Type: Sport, TR, 30 ft Fixed Hardware (6)
FA: Aaron Formella & Ruardt Prozesky (FTR 06/05/2014), A. Formella & Kash Dierksheide (equipping 12/05/2015), A. Formella & Aaron Stireman (FA 10/06/2018)
Page Views: 191 total · 22/month
Shared By: Aaron Formella on Oct 7, 2018
Admins: andy patterson, M. Morley, Adam Stackhouse, Salamanizer suchoski, Justin Johnsen, Vicki Schwantes

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This short and steep face climb begins as an overhanging traverse in from the right on polished rock above water, gains a ledge, then continues climbing straight up the very steep face overhanging the pool below that is part of Morro Creek. It is a bouldery sequence and about 10 to 11 moves up sharp crimps, sloping edges, and a few jugs plus some easier initial moves up to bolt 1. The holds at the top of the route tend to get a bit dirty, so you may want to clean them beforehand.

Although short, this climb is in great setting above a pool of Morro Creek fed by a short waterfall, with the limestone cave nearby and riparian habitat surrounding the area. Hwy 41 is close by but the waterfall keeps intermittent traffic noise from detracting too much from the setting. The rock is a very hard, sharp, and rather brittle type of igneous rock (if you know the type, chime in). There are ferns that have established root systems in the horizontal seams and crevices and they sprout out leaves seasonally then dry up. If dead leaves are covering the large sloping ledge about half-way up, it's OK to remove them; they will grow back next season from the root systems.

During the time the idea of this climb was coming about, I used to frequent this area as a retreat from the stress of being overwhelmed with life. My wife's mother was just diagnosed with pancreatic cancer and my wife quit her job to become her care-taker along with her sister. I had began hand-drilling the rappel anchors at the top (there were originally 3 but the third one turned out to be in bad rock) and completed the task over several visits. I didn't have a power-drill at the time, but it was OK; banging away with the hammer on the hand drill for hours seemed a good way to take my mind off things. They took quite a while in the very hard rock and the required holes were rather large. Adela died shortly after her diagnoses, less than 3 months later. That's where the route name comes from. She was a beautiful person and lived a beautiful self-less life, growing up in rural Mexico in an agrarian lifestyle with no running water or electricity and eventually immigrating to the U.S., establishing a successfully business with her husband, and raising 4 children to their own successful lives. When I remember her, I like to think not about the tragedy but of the happiness and beauty she exuded. Visiting this beautiful little area close to home brings it back, the coolness of descending into the grotto, shade from the cliffs and trees, listening to the rush of the waterfall, seeing the ferns sprouting out of the rock, and doing some fun climbing to relax the mind.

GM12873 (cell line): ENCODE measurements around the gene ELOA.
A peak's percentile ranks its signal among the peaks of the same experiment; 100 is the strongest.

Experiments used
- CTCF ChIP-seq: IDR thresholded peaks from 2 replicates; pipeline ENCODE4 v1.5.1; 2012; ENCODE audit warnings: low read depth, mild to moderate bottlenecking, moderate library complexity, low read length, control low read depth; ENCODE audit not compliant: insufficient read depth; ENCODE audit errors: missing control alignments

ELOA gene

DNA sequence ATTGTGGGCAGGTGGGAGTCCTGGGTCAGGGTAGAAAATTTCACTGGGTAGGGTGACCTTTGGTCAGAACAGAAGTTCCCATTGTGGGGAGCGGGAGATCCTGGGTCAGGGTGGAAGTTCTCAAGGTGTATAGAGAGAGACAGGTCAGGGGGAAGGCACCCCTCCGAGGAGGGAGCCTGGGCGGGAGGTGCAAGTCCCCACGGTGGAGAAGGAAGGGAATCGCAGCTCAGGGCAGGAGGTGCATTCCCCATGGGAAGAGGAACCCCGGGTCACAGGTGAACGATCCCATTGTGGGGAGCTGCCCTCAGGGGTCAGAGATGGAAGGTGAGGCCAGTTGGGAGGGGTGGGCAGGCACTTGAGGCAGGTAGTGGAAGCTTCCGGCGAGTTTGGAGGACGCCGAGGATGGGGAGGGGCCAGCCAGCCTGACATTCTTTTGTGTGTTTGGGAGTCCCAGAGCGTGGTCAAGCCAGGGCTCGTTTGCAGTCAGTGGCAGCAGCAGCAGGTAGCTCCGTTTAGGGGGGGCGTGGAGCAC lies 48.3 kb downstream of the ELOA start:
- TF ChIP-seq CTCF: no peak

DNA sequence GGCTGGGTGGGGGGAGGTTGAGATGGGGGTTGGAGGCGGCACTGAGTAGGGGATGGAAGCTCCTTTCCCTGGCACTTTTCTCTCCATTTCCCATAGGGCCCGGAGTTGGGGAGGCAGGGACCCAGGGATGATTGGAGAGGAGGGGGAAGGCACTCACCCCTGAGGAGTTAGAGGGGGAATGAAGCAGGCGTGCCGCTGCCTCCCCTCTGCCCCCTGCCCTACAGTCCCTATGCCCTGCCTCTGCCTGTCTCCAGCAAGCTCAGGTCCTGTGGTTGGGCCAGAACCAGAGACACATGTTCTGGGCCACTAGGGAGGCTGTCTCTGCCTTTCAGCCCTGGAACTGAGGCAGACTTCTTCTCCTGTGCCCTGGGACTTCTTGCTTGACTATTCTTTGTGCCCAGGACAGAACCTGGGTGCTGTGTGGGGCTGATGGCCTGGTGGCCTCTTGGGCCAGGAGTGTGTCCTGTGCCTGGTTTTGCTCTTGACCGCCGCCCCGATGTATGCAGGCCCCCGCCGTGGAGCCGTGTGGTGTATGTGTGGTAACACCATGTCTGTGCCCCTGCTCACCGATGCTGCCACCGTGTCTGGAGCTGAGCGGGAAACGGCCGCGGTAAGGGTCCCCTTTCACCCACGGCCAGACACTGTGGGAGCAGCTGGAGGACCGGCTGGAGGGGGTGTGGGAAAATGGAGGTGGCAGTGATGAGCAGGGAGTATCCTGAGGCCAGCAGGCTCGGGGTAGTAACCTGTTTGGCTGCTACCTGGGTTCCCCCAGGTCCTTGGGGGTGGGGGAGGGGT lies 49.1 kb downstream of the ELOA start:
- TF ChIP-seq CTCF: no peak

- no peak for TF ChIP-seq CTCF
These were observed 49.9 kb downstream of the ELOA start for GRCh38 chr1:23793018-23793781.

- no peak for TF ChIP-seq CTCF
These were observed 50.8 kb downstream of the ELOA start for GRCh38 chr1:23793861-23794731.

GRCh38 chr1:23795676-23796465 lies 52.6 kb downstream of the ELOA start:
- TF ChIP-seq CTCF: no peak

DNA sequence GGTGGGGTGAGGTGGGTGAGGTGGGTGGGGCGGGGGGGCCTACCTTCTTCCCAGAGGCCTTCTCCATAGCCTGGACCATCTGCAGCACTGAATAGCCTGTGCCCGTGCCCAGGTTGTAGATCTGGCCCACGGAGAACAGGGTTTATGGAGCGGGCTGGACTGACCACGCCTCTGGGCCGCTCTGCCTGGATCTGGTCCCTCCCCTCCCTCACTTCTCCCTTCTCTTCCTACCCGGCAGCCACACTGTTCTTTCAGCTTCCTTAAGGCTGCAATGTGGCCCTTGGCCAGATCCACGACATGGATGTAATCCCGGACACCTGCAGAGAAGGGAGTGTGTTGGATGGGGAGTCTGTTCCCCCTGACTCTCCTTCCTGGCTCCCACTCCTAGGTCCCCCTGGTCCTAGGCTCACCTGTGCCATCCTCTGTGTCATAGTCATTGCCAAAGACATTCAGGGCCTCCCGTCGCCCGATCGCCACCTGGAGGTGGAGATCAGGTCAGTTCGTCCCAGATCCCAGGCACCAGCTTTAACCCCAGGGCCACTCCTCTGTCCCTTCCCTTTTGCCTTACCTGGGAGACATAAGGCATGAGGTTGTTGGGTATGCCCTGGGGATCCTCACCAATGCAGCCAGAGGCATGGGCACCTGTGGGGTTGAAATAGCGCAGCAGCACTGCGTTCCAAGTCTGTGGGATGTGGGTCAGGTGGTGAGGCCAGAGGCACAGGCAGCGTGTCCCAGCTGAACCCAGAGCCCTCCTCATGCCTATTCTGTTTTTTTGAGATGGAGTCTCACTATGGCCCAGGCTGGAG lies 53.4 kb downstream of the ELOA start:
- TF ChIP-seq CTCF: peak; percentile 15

Just opposite of the limestone cave on the other side of Morro Creek. Look for the line of bolts to the top of the highest point of the cliff. Climb in on the overhanging traverse over the water from the climber's right, to gain a good ledge below the route.


Setting this climb up properly for a lead takes some time and some rigging skills.

4 bolts. Since the rock dictated where bolts could be placed, bolt 3 and 4 are in difficult to clip locations if leading without pre-hung draws. I suggest pre-hanging single-length runners from bolts 3 & 4 so that they are in good clipping locations and the biners hang just below the lips of rock beneath each of them. It is also nice to have a single-length runner clipped to the anchor to lower the clip for the finishing moves. Bolts 1 and 2 can take regular quickdraws.

tip: wrap some tape around the bottom of the runners to keep the biners from rotating when you try to clip.

If leading, use a cam or two with double-length runners in the crack down and left from the first bolt to keep the rope down and out of the climber's way if it comes under tension from a fall or take. A #3 Camalot works well but sizes from 0.5 on up could work. This is nice to do since the belay stance is on the opposite side of the creek in the obvious trough. There are 2 belay bolts in the back wall of the trough you can use to keep the belayer from being pulled over the creek in the case of a lead fall. Bring keyhole rivet hangers to attach to the bolts (they are glued-in stainless carriage bolts with large button heads). Wired nuts slipped over the heads or thin slings girth hitched beneath the heads could also work.

There is a 2 bolt anchor at the top of the route with chain and rap ring

There is another 2 bolt anchor above the cliff for rapping in to set up a top-rope or access the climb to hang draws (currently no rap rings, bring anchor gear). Hike around climber's left of the cliff to access the very top.